1. Super Size
In the mid-1990s, McDonald’s launched a campaign allowing customers to “Super-Size” their meal for an added fee. For a while, the idea sold, and customers around the world were bulking up their orders, as well as calorie counts. After the release of the documentary Super-Size Me, which exposed the dangers of McDonald’s and fast food in general, the concept of super-sizing a meal went rapidly downhill, resulting in the company pulling it from menus in 2004.
2. Roast Beef Sandwich
McDonald’s spent years trying to figure out a way to compete with Arby’s, and in 1968 it released a roast beef sandwich on a roll with a packet of barbecue sauce on the side. Though it sold well, the menu item required equipping every location with a meat-slicer, an expense that would prevent the sandwich from ever turning a profit. Executives discontinued the sandwich as soon as they realized this, and roast beef has never returned to the menu.
3. Onion Nuggets
Introduced in the 1970s, McDonald’s onion nuggets were clumps of diced onions that were breaded and fried à la chicken nuggets. Even though these actually sound pretty tasty, they didn’t make it past the test market stage, and their successor — the Chicken McNugget — went national in 1983.
Introduced in 2013 as a potential “Subway buster” intended to attract a younger clientele, these potentially healthy-ish wraps came with your choice of fried or grilled chicken, cheese, bacon, a selection of sauces, and a couple ingredients that had never before been served at McDonald’s, like cucumbers. But they were incredibly labor-intensive to prepare (employees had to steam the tortilla, chop the ingredients, stuff and roll the wrap, and fit it inside a cardboard sleeve), and added to the stress already placed on employees caused by the addition of all-day breakfast. The underperforming menu item was scuttled this past April.
The McHotDog never caught on in terms of branding with the loyal McDonald’s client base, although many agreed it was a tasty product. The real problem was that in the eyes of seasoned patrons, the pallid hot dog didn’t match up with the rest of the tried-and-true menu items. In the mid-1990s the dog made a reappearance on seasonal menus in the Midwest, and the McHotDog has appeared from time to time in Japan and other countries.
6. McGratin Croquette
While the U.S. market never had the pleasure of experiencing a McGratin Croquette — a deep-fried patty made of macaroni, potato, and shrimp — customers in Japan certainly did. It didn’t last long on Japanese menus, and critics believed it was a combination of odd flavors and poor marketing that led to its ultimate demise.
The McCrab was created for the Delaware, Maryland, and Virginia markets. The item was meant to resemble a classic Chesapeake crab cake but was lacking in the fresh ingredient department, and quickly went the way of the Dodo.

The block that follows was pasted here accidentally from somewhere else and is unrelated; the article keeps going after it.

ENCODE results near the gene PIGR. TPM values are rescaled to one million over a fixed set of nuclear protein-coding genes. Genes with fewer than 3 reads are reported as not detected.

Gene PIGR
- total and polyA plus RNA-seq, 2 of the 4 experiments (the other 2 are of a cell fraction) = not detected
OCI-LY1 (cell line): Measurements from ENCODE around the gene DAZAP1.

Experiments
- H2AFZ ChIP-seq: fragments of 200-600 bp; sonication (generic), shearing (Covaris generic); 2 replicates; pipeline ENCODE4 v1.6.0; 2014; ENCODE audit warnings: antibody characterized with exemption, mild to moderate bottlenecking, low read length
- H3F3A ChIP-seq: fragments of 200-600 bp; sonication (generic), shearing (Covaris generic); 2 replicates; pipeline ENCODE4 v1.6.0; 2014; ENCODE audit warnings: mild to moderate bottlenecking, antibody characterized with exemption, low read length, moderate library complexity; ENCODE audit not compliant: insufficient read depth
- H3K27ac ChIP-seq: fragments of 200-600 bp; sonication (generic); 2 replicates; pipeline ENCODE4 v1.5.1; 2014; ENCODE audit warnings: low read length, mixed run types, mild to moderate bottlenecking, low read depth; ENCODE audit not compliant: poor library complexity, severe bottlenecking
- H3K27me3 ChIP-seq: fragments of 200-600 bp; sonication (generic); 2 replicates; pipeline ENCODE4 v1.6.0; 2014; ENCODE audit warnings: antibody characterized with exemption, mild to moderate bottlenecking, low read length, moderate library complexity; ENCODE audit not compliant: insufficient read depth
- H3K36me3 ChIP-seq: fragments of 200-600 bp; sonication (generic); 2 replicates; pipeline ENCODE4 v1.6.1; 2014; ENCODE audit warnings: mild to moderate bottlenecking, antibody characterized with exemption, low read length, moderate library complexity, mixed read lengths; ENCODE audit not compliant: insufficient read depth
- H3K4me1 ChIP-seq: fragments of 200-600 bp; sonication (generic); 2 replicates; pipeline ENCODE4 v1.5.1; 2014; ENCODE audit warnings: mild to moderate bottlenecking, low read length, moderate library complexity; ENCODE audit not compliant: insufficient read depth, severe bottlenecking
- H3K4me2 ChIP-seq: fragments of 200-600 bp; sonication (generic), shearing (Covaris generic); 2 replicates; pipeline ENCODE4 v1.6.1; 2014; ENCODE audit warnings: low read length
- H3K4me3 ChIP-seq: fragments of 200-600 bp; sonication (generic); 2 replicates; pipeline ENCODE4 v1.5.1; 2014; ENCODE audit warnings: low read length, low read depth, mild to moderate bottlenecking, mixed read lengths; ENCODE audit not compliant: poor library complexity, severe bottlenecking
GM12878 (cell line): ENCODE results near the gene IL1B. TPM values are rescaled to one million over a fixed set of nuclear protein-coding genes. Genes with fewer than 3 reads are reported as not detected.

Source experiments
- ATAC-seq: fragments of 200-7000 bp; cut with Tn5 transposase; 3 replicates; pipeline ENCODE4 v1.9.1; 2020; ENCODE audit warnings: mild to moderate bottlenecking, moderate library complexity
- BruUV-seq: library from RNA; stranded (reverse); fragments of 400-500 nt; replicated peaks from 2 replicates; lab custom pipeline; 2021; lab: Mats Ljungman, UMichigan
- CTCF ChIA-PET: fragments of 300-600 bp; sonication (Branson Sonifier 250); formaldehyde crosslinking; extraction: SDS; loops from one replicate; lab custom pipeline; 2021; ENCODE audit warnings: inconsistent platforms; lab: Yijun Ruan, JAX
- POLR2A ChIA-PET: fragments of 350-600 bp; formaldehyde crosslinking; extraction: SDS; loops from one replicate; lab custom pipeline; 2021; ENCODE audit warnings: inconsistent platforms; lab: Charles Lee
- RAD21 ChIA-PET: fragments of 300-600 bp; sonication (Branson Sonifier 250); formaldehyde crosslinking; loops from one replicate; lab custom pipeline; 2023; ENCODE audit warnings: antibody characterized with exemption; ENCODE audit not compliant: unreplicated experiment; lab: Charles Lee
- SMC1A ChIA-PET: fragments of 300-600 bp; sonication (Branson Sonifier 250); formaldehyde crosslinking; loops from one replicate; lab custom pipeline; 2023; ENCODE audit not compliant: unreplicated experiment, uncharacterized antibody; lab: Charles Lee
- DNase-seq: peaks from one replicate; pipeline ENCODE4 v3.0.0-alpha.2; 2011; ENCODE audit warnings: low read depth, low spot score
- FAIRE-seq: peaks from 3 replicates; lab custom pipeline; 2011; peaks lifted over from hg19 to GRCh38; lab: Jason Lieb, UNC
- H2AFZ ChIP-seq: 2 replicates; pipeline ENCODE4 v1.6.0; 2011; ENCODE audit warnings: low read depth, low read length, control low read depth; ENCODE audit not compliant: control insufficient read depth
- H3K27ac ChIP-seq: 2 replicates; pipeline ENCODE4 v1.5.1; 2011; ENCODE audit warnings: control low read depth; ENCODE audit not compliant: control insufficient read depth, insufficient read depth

8. Hula Burger
Back in the 1960s, a franchise owner was struggling with Friday sales due to being located in a predominantly Roman Catholic area during Lent. So he reached out to McDonald’s president Ray Kroc for ideas, and they each added a meat-free option to the menu to see which one sold better. Kroc’s idea was called the Hula Burger, an unappetizing-sounding burger with a grilled pineapple slice replacing the beef. The franchise owner’s idea? The Filet-O-Fish.
9. Arch Deluxe
McDonald’s spent more money on the advertising campaign for the Arch Deluxe in 1996 than it had on any other single item in its history. Costing the company more than $150 million to market, the Arch Deluxe — a quarter-pounder on a split-top potato bun — flopped, making the sandwich a very expensive mistake. The burger was geared toward adults, with add-ons like circular peppered bacon, leaf lettuce, Spanish onions, and a mustard-mayo sauce, and the unconventional ads included kids looking at the burger and saying things like, “I don’t understand what the big deal is.” When that approach didn’t work, new TV ads featured Ronald McDonald out partying and playing pool, a decided shift from the restaurant’s family-friendly image.
On the surface, it was a good idea: Serve a burger in a Styrofoam container with two separate compartments, one containing the hot beef patty and bottom bun and the other with the cool lettuce and tomato and the top bun. Put them together and you’ve got the perfect burger! The McDLT stuck around for six years between 1984 and 1990, but was discontinued due to complaints that the large amount of Styrofoam in the packaging was environmentally unfriendly.